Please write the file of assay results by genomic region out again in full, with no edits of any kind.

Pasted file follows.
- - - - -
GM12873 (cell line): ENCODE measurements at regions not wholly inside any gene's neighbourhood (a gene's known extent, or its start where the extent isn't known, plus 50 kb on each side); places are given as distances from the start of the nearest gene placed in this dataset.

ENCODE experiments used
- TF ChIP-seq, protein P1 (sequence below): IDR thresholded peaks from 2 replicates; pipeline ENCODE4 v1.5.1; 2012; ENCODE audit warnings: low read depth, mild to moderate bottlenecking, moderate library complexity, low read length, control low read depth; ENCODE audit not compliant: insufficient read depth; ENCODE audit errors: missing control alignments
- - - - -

GM12873 (cell line): ENCODE measurements at regions not wholly inside any gene's neighbourhood (a gene's known extent, or its start where the extent isn't known, plus 50 kb on each side); places are given as distances from the start of the nearest gene placed in this dataset.

ENCODE experiments used
- TF ChIP-seq, protein P1 (sequence below): IDR thresholded peaks from 2 replicates; pipeline ENCODE4 v1.5.1; 2012; ENCODE audit warnings: low read depth, mild to moderate bottlenecking, moderate library complexity, low read length, control low read depth; ENCODE audit not compliant: insufficient read depth; ENCODE audit errors: missing control alignments